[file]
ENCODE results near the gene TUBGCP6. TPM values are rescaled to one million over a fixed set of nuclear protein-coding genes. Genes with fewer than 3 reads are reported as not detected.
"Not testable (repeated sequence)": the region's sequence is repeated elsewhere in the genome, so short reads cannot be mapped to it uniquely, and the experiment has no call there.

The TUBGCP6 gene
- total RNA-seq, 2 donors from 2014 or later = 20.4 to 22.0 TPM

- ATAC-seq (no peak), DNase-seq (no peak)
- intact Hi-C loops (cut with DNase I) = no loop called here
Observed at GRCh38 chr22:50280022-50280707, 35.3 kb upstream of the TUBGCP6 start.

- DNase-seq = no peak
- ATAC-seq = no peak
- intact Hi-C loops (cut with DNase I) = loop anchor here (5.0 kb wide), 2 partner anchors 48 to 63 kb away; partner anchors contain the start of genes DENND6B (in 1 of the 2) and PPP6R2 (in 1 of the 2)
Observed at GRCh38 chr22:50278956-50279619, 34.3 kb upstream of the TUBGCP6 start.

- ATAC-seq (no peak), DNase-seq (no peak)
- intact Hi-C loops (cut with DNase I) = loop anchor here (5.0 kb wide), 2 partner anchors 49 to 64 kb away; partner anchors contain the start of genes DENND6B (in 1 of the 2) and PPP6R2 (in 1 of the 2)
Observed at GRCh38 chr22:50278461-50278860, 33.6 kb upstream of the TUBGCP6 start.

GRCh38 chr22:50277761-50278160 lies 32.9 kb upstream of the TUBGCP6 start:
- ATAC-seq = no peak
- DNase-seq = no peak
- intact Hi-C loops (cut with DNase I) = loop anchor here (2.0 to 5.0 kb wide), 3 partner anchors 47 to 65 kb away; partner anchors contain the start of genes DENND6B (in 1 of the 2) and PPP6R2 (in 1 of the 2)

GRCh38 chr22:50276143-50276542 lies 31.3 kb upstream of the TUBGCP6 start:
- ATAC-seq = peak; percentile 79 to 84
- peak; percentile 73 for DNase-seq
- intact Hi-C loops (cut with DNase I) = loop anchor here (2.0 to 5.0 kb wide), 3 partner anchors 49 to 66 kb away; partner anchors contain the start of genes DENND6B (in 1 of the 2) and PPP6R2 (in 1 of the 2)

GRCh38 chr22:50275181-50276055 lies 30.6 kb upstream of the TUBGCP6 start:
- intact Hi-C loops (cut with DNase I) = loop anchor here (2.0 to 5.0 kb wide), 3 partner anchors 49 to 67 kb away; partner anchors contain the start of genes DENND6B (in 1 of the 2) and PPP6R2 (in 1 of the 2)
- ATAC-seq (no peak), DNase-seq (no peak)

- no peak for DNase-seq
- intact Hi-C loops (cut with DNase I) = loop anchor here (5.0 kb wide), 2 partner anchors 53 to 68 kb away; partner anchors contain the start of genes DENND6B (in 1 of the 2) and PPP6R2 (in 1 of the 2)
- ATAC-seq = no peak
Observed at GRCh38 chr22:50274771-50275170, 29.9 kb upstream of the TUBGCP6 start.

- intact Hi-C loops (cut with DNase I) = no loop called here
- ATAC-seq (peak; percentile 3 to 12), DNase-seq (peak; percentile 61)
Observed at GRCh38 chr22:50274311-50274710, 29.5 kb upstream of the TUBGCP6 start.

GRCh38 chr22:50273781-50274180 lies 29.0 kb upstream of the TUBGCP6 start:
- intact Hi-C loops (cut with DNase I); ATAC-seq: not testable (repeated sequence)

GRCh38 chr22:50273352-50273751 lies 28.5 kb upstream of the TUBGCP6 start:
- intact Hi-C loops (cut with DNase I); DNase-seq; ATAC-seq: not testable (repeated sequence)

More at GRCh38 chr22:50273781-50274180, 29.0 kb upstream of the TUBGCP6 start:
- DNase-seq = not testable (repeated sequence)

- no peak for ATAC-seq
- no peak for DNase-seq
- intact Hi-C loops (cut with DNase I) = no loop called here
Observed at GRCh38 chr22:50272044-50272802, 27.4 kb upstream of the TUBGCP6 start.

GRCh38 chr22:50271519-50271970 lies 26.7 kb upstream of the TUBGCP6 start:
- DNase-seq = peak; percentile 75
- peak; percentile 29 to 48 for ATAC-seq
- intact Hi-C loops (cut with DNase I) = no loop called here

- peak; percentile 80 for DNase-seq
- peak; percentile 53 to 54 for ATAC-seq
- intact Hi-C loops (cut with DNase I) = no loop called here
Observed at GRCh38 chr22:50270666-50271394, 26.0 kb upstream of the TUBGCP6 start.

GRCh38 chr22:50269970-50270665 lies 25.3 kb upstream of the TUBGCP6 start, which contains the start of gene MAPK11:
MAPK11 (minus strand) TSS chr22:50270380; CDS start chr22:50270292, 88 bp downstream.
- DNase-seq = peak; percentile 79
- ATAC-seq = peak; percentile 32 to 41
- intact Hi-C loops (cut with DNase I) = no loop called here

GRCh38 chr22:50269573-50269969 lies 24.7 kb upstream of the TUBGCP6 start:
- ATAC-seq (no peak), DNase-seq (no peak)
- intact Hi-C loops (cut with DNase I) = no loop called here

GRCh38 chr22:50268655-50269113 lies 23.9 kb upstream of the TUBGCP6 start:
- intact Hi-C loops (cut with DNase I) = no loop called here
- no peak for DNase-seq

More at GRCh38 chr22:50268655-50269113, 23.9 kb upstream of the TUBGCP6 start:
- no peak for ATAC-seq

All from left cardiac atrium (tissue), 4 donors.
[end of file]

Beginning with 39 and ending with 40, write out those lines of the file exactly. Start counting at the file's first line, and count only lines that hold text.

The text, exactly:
- no peak for ATAC-seq
- no peak for DNase-seq